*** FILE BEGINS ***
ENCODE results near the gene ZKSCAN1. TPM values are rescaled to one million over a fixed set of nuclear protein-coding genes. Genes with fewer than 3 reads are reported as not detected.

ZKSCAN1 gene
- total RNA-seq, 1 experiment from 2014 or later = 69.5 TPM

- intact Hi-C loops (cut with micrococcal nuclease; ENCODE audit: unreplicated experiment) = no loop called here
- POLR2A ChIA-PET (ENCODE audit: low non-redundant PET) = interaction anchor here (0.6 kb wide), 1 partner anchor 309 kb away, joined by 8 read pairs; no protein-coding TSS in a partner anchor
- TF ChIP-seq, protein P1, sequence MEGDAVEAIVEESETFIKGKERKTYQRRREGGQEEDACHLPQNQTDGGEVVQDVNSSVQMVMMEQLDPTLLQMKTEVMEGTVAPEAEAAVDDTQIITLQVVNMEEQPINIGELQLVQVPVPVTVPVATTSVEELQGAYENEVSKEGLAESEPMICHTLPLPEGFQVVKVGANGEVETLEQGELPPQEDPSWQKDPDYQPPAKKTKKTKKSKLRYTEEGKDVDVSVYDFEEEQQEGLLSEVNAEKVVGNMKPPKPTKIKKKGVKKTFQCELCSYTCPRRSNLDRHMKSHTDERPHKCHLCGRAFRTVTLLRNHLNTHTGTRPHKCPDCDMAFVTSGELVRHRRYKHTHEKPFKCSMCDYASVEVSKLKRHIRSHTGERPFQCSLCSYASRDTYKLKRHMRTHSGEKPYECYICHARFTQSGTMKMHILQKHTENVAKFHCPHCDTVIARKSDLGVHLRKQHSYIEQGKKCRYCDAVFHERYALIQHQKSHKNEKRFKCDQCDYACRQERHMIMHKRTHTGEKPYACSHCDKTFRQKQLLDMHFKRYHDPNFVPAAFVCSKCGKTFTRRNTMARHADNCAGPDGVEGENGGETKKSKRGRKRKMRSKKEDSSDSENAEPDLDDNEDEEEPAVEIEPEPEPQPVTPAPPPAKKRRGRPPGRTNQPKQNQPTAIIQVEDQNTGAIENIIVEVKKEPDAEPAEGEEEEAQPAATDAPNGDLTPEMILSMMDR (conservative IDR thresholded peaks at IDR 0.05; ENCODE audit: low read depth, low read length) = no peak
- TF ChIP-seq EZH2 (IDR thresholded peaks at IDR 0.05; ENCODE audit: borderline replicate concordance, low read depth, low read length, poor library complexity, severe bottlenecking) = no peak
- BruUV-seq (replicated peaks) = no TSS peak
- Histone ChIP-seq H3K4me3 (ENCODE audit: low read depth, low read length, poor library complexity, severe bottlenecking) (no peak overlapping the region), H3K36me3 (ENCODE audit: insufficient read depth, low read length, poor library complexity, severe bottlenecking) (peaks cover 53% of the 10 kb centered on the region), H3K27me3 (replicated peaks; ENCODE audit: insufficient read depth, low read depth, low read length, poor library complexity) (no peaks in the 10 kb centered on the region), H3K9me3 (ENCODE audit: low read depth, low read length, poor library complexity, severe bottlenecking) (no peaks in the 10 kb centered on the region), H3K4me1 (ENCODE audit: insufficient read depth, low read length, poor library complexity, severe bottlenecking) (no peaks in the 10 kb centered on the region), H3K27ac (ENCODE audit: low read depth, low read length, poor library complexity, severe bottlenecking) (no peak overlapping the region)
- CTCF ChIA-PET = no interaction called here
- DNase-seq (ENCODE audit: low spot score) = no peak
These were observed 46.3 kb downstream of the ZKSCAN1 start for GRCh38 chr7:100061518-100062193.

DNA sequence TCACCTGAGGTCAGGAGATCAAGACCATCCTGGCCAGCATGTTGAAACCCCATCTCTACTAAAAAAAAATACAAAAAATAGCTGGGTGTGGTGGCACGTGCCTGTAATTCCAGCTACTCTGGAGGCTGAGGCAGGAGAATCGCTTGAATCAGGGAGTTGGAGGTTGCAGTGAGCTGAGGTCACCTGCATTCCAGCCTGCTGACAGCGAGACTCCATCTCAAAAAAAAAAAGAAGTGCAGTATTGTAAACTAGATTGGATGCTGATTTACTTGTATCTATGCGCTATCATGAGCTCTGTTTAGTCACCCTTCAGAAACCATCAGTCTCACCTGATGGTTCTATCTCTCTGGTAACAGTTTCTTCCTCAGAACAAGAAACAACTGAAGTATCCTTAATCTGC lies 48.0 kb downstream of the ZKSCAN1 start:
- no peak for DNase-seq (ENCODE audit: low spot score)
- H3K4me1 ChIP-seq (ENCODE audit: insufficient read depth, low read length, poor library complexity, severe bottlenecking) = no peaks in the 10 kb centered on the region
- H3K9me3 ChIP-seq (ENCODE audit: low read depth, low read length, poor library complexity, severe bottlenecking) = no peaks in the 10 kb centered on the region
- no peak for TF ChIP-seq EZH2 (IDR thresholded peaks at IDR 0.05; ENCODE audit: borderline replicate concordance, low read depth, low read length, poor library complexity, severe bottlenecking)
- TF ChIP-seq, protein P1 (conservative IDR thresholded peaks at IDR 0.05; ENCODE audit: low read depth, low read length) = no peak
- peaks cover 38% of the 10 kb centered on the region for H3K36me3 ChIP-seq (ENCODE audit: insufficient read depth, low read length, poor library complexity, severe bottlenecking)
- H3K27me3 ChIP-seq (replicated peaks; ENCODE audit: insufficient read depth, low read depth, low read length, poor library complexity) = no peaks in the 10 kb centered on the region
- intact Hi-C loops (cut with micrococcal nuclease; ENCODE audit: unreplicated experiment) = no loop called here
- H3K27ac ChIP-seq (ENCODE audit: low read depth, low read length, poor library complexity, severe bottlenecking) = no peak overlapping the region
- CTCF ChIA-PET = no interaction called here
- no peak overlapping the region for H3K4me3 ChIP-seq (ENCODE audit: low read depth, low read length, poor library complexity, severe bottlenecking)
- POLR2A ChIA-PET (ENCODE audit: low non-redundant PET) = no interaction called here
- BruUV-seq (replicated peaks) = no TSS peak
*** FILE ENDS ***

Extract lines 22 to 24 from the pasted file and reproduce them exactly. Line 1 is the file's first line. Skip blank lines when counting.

- H3K27ac ChIP-seq (ENCODE audit: low read depth, low read length, poor library complexity, severe bottlenecking) = no peak overlapping the region
- CTCF ChIA-PET = no interaction called here
- no peak overlapping the region for H3K4me3 ChIP-seq (ENCODE audit: low read depth, low read length, poor library complexity, severe bottlenecking)